The third quarter marked the sixth year since the Leith Wheeler US Small/Mid-Cap Equity Pooled Fund was launched. By adhering to our bottom-up, value investment style, our US SMID strategy has been able invest in great businesses and outperform the Russell 2500 benchmark. Over this period, the Leith Wheeler US Small/Mid-Cap Equity Pooled Fund ranked solidly in the second quartile against the broad US Small-Mid Cap Equity Universe12 in terms of performance, Sharpe Ratio13 and Information Ratio14. When compared to only our Value peers, our fund has ranked in the 15th percentile for all three measures over six years, compared to the US Small/Mid-Cap Value Equity Universe15

We believe US SMID equities could add important diversification and return benefits to US equity portfolios so if you’d like to discuss its possible fit in your portfolio, please reach out. In the battle for long-run, risk-adjusted returns, a well-aimed slingshot can make all the difference.

1“FANMAG” stocks represent a group made up of Meta (formerly Facebook), Amazon, Netflix, Microsoft, Apple and Alphabet (formerly Google).
2Source: FTSE Russell. As of October 31, 2022.
3Based on the Russell 2500 Index. We consider the investible universe of the Leith Wheeler Small/Mid-Cap Equity Fund to be closer to 3,000 companies.
4Source: Leith Wheeler, FTSE Russell, Standard & Poor’s.
Total return of the Russell 2500 Index was measured against the US Small/Mid-Cap Equity Universe in eVestment.
Total return of the S&P 500 Index was measured against the US Large-Cap Equity Universe in eVestment.
7Regarding the impact of survivorship bias on returns, both the US Small/Mid-Cap Equity Universe and US Large Cap Equity Universe in eVestment consistently gained constituents between 2000 and 2010. Since 2010, constituents for the US Small/Mid-Cap Equity Universe have held steady at around 200 to 225. In contrast, US Large-Cap Equity Universe constituents have fallen from 1,200 to 900 over the same period. This would indicate that survivorship bias has potentially a greater positive impact for the US Large Cap Equity Universe over the US Small/Mid-Cap Equity Universe.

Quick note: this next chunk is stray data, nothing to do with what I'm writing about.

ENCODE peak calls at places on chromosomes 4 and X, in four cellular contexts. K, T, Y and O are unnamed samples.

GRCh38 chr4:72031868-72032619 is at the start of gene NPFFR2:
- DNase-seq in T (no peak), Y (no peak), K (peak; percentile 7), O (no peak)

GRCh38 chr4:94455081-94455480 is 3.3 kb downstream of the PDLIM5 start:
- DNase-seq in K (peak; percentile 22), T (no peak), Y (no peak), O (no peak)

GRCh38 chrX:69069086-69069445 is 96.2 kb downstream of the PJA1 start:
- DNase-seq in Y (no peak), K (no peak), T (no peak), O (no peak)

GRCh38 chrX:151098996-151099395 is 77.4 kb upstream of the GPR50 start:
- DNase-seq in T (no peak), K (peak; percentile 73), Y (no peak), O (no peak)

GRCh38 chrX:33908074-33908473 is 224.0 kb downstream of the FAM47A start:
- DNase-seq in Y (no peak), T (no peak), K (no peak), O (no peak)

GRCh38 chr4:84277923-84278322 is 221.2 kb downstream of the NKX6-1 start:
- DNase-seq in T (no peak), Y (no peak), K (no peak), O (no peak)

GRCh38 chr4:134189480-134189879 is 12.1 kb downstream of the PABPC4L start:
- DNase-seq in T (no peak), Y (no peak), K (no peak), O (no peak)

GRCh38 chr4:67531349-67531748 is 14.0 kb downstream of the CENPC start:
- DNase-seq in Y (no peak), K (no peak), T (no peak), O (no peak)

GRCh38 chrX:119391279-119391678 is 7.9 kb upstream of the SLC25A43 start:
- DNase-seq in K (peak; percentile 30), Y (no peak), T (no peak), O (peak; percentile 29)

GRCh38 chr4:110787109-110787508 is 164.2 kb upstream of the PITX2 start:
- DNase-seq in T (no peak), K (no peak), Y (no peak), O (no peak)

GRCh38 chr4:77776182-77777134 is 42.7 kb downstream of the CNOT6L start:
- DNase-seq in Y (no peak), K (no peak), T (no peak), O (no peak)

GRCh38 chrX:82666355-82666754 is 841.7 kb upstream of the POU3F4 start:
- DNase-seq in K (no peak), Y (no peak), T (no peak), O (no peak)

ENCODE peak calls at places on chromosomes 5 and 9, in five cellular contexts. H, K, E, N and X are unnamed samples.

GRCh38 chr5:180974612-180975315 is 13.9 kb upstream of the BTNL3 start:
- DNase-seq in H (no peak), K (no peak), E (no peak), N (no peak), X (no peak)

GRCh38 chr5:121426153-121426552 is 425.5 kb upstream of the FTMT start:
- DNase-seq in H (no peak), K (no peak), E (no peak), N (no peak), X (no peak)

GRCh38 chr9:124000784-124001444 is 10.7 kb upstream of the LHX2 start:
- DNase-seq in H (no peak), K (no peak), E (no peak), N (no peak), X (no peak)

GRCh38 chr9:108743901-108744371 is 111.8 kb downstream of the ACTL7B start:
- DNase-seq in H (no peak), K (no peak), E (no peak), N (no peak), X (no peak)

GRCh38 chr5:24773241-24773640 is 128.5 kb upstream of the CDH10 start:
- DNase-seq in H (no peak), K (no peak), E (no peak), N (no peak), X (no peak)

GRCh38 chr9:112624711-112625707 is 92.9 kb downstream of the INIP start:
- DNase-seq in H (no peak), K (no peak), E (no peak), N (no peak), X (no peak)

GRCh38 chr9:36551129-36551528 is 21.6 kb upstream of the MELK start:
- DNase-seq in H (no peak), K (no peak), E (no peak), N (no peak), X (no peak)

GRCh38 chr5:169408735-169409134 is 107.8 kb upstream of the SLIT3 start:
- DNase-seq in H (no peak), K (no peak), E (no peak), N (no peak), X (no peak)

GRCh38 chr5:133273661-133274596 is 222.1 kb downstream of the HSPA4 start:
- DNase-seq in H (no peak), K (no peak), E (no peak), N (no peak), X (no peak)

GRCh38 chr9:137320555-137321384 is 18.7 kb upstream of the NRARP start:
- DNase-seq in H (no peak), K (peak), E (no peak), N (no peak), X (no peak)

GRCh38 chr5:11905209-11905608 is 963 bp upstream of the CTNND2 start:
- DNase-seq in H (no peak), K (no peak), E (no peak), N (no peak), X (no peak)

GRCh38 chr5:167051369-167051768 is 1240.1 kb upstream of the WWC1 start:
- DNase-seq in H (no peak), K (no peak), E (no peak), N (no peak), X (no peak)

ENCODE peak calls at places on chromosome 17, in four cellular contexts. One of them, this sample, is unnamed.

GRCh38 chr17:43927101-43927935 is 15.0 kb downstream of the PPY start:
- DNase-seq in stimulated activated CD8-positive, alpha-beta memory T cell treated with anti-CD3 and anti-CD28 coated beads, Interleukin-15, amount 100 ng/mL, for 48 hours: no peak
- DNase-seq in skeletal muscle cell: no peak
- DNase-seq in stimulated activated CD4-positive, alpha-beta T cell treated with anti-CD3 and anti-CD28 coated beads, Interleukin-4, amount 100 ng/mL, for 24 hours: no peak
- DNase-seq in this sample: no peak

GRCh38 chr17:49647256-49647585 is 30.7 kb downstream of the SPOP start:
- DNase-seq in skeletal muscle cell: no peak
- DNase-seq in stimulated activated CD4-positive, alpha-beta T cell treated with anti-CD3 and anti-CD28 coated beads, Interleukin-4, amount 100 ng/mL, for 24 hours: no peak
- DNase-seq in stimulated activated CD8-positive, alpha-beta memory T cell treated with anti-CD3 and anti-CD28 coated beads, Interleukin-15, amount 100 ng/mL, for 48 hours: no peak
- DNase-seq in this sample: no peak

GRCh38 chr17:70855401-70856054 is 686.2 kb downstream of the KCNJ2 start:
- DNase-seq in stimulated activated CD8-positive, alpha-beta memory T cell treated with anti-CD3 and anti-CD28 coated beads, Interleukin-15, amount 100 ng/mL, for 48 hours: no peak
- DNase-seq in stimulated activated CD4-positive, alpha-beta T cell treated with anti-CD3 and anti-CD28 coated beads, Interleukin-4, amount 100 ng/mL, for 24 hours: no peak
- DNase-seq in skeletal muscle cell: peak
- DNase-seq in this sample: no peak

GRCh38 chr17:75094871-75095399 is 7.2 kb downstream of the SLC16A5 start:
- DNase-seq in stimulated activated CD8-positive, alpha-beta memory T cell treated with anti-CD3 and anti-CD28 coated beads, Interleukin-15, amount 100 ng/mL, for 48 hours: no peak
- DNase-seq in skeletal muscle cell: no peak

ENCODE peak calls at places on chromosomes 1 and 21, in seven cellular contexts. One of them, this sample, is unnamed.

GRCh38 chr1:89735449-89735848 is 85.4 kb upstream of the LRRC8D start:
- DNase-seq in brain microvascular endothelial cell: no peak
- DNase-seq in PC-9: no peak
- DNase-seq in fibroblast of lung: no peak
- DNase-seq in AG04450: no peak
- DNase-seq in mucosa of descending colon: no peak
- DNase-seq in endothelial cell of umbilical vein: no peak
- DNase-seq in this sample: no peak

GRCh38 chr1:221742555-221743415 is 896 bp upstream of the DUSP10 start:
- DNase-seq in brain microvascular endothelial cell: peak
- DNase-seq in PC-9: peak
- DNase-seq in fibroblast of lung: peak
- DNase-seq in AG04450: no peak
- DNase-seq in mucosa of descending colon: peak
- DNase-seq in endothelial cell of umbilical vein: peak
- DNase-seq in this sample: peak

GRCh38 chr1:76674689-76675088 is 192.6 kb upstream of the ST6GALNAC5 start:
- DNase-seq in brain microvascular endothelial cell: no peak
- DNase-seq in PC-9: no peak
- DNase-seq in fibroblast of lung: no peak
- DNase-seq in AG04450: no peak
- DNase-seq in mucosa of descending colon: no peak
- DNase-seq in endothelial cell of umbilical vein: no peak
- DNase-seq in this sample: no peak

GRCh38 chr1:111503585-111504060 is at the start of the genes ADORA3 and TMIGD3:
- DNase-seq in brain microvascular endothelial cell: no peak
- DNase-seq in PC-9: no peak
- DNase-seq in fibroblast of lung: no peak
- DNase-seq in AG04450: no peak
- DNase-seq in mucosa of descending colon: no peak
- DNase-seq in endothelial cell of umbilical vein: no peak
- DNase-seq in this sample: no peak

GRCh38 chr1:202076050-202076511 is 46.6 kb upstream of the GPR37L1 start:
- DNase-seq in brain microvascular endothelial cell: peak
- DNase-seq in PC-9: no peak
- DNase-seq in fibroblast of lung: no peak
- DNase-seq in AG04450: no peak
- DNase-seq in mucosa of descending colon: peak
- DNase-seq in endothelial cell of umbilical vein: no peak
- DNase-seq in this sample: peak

8In a December 31, 2021 study by T. Rowe Price that covered 33 years, analysts found Russell 2000 stocks returned 15.9% in the year after 10-year Treasury yields started rising, vs 14.7% for the S&P 500. Their sources: Furey Research Partners, S&P, London Stock Exchange Group plc.
9Source: Leith Wheeler Investment Counsel estimates as of September 30, 2022.
10Standard valuation metrics such as Forward P/E (price to earnings) ratio and forward EV/EBIDTA (Enterprise Value to Earnings Before Interest, Debt, Taxes and Amortization) ratio. Weighted average forward looking multiple, excluding negative and large outliers of over 75x.
Fund and index characteristics estimated using Bloomberg PORT and Bloomberg. Median estimates.
Source: eVestment. The US Small-Mid Cap Equity Universe is made up of 195 funds managed in all investment styles.
The Sharpe Ratio is calculated by subtracting the portfolio investment return by the return of a risk-free security (Canadian 3-month T-Bill) divided by the standard deviation of the portfolio investment return. The ratio describes the excess return received for an additional unit of risk expressed through the volatility of the portfolio.
The Information Ratio is calculated by dividing the portfolio investment return excess of the benchmark return by the standard deviation of the excess return. A higher information ratio implies that an investment manager can achieve higher returns in excess of the benchmark and/or on a more consistent basis.
15Source: eVestment. The US Small-Mid Cap Value Equity Universe is made up of 70 funds.

IMPORTANT NOTE: This article is not intended to provide advice, recommendations or offers to buy or sell any product or service. The information provided is compiled from our own research that we believe to be reasonable and accurate at the time of writing, but is subject to change without notice. Forward looking statements are based on our assumptions, results could differ materially.

Reg. T.M., M.K. Leith Wheeler Investment Counsel Ltd. M.D., M.K. Leith Wheeler Investment Counsel Ltd. Registered, U.S. Patent and Trademark Office.